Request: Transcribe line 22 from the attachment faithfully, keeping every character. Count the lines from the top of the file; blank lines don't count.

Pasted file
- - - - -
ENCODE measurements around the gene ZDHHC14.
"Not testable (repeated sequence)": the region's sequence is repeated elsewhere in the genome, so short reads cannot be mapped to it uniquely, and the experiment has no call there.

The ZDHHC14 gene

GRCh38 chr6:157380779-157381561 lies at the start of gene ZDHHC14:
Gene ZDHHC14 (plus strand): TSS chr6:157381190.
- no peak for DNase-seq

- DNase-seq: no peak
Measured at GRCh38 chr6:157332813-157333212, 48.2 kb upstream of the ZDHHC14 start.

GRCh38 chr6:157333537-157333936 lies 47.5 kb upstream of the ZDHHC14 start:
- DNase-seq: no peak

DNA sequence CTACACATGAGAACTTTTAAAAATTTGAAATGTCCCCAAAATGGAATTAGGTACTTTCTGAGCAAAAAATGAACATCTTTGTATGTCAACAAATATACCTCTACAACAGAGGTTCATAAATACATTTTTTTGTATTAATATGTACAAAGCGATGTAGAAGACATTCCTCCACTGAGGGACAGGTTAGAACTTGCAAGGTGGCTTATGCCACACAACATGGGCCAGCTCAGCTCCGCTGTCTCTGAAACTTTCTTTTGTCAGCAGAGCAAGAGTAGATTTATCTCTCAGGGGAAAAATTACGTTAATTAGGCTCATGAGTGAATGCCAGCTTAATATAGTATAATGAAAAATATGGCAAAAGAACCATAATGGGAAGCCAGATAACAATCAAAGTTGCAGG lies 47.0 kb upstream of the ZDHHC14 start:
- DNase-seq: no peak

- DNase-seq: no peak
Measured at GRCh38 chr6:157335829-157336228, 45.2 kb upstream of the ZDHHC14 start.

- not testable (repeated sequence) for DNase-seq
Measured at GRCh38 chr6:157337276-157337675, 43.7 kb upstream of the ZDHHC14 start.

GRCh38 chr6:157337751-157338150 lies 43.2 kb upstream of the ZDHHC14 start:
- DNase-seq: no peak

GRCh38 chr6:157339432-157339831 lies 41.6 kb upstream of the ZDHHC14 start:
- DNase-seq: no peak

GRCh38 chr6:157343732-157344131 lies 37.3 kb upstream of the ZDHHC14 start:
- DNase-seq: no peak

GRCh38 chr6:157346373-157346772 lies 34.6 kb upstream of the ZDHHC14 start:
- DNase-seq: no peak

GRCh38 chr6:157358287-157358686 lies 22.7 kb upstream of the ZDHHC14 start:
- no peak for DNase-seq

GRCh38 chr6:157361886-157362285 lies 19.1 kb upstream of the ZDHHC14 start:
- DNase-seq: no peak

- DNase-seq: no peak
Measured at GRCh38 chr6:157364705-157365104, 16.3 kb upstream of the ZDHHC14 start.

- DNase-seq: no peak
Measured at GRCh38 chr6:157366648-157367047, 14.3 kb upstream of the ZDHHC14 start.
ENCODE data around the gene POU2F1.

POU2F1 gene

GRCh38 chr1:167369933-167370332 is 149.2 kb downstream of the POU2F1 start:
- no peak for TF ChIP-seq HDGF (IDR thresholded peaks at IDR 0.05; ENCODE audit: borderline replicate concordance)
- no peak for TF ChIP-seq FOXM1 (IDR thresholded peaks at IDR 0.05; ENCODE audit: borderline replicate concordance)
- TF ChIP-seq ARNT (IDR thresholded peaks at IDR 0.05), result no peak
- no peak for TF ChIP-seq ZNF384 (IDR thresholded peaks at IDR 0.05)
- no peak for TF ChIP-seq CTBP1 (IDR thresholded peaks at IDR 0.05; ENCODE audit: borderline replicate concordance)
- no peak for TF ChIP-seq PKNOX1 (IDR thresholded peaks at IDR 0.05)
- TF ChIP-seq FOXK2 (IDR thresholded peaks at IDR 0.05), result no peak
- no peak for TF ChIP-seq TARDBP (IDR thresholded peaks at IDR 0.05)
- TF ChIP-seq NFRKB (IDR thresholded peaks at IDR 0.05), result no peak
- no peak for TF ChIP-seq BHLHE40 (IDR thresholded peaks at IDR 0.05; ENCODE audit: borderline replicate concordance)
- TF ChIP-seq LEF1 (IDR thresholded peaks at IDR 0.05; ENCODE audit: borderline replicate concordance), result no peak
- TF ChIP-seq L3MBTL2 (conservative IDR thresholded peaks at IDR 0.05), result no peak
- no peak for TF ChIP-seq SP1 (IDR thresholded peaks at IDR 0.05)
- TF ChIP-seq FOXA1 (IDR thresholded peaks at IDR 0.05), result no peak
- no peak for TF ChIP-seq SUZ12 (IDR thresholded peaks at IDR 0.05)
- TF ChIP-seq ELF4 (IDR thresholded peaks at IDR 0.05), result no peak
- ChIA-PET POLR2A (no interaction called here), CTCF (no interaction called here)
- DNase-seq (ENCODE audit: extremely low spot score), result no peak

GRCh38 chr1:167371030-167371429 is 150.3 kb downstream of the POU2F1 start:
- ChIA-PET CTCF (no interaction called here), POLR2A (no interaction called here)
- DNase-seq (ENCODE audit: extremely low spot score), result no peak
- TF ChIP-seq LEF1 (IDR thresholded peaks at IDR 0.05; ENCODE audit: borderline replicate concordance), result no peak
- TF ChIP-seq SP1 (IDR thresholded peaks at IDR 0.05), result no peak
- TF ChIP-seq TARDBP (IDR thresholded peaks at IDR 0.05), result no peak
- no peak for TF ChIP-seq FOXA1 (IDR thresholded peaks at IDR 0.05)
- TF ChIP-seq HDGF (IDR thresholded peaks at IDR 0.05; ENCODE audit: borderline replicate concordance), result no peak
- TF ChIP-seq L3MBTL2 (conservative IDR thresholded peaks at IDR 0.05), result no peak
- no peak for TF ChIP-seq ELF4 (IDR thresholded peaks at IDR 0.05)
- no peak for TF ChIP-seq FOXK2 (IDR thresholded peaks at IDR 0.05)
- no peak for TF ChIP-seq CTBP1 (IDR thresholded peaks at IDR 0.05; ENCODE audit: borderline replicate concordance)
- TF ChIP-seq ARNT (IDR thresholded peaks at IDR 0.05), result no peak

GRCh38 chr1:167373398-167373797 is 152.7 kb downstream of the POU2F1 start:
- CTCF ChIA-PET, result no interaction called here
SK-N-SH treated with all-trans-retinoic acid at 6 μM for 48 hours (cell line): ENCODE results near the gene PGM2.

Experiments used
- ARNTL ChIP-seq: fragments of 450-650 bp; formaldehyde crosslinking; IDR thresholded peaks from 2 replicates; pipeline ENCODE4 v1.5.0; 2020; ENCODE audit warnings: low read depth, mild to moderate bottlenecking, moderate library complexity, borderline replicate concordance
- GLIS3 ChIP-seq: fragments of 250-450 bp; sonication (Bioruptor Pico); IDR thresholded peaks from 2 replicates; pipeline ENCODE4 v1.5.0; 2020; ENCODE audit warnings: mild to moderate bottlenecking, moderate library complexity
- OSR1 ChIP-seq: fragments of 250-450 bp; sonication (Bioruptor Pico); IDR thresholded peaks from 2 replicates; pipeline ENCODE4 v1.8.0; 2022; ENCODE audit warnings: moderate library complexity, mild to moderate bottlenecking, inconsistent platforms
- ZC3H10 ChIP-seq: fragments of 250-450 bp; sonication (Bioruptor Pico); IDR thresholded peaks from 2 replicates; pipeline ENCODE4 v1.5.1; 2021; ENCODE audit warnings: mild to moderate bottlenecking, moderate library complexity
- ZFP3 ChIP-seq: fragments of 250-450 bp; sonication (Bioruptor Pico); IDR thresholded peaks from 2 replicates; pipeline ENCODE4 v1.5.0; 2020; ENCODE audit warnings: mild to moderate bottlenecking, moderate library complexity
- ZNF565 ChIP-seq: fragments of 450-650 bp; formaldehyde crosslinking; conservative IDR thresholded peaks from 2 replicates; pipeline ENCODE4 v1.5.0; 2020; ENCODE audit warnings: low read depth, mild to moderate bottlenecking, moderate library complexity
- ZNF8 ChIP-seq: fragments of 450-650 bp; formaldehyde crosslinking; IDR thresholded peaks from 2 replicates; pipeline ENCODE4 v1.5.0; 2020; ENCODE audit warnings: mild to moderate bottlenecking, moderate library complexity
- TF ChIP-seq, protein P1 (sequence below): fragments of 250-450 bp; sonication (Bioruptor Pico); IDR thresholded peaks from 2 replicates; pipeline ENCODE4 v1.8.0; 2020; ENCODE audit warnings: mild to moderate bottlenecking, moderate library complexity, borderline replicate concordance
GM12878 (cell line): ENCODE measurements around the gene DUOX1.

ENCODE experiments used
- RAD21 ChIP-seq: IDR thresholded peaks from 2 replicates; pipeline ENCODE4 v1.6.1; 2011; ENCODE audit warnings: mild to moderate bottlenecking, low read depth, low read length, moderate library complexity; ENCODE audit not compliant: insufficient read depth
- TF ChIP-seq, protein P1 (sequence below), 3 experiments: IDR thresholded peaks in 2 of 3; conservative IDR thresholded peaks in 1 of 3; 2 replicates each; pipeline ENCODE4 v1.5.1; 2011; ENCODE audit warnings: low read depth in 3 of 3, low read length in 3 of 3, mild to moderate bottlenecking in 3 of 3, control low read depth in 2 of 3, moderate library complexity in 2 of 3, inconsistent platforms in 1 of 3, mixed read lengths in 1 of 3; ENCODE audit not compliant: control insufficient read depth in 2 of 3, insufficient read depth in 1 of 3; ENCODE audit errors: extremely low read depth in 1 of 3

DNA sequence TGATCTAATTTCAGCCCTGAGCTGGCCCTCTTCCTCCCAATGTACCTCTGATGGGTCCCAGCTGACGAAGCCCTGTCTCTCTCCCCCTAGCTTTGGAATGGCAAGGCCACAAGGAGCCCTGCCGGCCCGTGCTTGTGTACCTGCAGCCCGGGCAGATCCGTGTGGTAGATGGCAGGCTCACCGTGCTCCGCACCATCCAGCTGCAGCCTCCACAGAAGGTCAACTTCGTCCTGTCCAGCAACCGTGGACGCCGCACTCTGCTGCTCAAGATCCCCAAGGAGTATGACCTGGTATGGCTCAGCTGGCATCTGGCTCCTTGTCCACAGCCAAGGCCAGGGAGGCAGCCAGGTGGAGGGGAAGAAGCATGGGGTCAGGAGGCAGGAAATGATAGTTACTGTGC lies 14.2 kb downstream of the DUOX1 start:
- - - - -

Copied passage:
- DNase-seq: no peak